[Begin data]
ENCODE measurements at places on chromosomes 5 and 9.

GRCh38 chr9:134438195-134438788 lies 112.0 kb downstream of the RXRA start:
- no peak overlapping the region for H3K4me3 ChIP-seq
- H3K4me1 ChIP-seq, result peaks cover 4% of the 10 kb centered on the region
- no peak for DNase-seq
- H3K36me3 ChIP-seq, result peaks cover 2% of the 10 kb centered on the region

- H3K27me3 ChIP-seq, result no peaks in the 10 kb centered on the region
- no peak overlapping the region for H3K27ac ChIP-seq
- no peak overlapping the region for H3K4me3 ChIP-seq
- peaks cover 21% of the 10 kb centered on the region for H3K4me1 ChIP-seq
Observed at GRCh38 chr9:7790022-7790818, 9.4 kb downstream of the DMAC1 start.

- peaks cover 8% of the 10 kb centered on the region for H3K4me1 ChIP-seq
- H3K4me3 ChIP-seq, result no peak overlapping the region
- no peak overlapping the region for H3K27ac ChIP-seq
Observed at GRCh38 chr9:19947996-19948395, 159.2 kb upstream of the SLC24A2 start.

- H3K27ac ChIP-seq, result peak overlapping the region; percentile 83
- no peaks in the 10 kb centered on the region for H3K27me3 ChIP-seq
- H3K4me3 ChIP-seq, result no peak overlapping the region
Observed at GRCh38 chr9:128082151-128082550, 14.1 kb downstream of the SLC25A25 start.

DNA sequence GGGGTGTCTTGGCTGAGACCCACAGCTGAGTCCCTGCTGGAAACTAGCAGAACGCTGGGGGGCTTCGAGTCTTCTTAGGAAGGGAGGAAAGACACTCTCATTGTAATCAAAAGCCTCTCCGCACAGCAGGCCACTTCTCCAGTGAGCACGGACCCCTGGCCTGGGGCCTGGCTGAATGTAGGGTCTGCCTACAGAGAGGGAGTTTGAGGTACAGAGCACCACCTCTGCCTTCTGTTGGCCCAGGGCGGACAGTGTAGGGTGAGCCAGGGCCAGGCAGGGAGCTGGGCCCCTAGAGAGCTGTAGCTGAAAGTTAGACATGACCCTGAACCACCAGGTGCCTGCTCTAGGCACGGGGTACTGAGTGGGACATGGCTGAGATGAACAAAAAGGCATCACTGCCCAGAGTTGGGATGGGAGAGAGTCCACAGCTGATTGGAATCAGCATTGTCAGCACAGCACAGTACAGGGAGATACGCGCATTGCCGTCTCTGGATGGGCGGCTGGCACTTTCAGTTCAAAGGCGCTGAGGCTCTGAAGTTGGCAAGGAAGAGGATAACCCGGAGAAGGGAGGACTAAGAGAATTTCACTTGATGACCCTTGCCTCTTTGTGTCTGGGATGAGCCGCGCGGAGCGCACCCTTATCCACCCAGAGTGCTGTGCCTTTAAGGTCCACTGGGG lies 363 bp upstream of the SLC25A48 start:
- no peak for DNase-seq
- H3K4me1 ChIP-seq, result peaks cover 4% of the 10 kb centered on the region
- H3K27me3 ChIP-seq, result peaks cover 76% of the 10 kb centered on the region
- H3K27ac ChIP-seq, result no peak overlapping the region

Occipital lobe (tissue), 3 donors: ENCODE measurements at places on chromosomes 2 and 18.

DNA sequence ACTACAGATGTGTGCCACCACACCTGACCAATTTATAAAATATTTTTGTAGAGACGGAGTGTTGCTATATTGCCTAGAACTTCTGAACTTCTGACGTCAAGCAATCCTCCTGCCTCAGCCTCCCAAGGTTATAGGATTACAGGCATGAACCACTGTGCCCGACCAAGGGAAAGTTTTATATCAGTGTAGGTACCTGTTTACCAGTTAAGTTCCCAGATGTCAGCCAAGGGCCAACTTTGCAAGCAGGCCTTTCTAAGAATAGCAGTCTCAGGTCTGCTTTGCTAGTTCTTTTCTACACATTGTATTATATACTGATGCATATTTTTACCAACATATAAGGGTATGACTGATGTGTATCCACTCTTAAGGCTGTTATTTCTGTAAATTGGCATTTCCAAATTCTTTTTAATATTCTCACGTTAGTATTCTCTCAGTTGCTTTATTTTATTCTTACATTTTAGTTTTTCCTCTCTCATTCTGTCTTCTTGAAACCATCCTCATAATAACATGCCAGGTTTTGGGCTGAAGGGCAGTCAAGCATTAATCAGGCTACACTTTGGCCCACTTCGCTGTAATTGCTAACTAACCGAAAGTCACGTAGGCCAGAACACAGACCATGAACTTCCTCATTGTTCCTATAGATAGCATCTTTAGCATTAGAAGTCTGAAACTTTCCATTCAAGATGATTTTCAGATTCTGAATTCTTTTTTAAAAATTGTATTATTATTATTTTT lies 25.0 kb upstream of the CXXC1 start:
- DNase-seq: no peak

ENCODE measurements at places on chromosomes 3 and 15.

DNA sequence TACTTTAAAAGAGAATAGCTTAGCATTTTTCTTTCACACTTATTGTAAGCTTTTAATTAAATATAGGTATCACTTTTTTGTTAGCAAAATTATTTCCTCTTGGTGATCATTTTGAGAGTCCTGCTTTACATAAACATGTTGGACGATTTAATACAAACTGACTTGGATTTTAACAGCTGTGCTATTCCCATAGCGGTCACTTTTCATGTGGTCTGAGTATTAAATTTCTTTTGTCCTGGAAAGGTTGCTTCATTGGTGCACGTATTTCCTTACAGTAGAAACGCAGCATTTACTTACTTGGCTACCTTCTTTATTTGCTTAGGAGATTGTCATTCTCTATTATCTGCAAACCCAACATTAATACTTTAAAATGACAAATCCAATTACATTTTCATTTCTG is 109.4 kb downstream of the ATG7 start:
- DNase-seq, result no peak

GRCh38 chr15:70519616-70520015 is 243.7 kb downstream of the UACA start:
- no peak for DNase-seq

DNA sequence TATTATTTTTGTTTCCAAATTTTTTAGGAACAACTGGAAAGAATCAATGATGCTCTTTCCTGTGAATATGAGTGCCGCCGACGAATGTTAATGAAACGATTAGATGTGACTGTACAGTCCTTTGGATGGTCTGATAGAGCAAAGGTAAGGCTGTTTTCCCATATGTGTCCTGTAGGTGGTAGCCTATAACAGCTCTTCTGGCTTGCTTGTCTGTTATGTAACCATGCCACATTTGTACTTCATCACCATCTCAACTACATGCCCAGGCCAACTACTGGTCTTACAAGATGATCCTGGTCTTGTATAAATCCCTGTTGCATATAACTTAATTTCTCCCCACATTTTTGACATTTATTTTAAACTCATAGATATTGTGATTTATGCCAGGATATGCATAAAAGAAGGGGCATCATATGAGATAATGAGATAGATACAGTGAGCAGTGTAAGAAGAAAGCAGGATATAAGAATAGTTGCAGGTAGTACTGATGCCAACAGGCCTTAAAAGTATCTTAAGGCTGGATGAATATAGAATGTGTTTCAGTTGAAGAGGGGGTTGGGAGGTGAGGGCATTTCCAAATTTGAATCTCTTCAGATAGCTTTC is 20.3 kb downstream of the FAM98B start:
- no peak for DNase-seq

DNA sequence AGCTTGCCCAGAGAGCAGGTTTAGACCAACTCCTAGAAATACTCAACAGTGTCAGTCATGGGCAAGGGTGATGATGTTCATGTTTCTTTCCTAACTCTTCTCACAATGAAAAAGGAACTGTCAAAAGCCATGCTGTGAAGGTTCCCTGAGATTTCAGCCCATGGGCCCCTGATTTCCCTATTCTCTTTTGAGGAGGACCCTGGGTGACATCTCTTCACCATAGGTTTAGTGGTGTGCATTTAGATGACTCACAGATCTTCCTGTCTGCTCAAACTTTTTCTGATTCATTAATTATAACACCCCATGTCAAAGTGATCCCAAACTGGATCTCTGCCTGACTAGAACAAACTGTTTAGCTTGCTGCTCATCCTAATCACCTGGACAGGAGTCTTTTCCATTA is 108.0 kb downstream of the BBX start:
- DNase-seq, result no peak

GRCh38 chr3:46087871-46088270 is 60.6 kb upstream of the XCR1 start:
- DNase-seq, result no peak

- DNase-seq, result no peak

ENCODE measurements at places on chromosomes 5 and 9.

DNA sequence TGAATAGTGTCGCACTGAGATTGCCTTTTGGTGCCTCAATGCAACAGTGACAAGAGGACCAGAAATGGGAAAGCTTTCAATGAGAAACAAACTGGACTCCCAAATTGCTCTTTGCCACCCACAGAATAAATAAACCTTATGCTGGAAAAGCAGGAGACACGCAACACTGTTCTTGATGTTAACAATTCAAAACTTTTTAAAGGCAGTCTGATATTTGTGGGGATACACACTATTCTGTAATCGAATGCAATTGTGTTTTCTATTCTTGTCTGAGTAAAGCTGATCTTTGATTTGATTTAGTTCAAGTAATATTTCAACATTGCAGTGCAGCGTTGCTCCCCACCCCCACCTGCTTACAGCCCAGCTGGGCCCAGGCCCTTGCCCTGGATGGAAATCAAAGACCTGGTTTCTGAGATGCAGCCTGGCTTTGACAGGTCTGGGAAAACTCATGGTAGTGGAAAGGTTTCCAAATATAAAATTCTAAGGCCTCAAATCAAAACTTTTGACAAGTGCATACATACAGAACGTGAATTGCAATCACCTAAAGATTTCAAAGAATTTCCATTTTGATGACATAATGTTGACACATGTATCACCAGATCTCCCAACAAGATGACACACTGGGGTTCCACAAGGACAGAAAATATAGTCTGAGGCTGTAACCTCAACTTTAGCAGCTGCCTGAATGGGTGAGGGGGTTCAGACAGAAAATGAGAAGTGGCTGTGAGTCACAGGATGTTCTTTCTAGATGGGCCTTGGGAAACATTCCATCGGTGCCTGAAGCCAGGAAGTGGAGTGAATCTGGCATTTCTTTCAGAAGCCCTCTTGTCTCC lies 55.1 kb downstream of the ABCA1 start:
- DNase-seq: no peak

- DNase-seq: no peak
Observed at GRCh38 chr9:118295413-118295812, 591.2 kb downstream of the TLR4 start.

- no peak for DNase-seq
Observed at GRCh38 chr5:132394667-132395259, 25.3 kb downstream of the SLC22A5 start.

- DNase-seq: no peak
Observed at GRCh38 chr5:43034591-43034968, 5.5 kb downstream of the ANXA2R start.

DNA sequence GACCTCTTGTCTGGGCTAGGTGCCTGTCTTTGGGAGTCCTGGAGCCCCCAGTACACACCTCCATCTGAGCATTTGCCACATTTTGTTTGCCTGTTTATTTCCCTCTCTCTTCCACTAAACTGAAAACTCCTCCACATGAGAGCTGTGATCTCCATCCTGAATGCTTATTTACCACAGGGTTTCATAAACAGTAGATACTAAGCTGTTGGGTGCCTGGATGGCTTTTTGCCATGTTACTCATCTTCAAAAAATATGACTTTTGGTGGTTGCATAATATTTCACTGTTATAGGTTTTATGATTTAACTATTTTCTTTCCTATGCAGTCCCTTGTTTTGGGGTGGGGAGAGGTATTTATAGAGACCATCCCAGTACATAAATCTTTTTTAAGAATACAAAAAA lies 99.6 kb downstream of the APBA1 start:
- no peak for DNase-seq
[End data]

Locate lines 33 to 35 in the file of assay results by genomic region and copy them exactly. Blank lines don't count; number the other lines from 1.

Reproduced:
DNA sequence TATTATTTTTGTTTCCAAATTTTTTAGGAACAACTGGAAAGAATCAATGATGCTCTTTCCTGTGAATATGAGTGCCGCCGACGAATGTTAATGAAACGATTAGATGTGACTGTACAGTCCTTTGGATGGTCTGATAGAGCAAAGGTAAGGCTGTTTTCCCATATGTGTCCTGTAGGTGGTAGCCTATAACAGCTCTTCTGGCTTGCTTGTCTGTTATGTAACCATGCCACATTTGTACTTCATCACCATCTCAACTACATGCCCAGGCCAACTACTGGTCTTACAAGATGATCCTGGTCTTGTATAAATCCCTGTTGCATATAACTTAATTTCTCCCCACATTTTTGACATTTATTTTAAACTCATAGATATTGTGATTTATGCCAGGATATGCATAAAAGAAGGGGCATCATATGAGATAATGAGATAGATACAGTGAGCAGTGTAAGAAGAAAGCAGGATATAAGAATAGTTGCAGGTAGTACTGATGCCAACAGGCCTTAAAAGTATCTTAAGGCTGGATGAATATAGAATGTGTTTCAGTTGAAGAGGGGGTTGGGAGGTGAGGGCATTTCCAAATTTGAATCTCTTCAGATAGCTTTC is 20.3 kb downstream of the FAM98B start:
- no peak for DNase-seq

DNA sequence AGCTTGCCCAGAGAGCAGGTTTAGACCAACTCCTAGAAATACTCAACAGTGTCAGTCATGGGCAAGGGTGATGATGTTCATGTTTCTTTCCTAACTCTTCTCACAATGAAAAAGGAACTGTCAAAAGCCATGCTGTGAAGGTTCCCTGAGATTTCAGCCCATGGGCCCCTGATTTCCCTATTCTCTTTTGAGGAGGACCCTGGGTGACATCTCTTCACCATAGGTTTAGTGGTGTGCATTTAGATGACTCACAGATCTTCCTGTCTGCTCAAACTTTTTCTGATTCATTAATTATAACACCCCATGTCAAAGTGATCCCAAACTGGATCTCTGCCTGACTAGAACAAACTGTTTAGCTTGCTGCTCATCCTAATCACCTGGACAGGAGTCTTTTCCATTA is 108.0 kb downstream of the BBX start: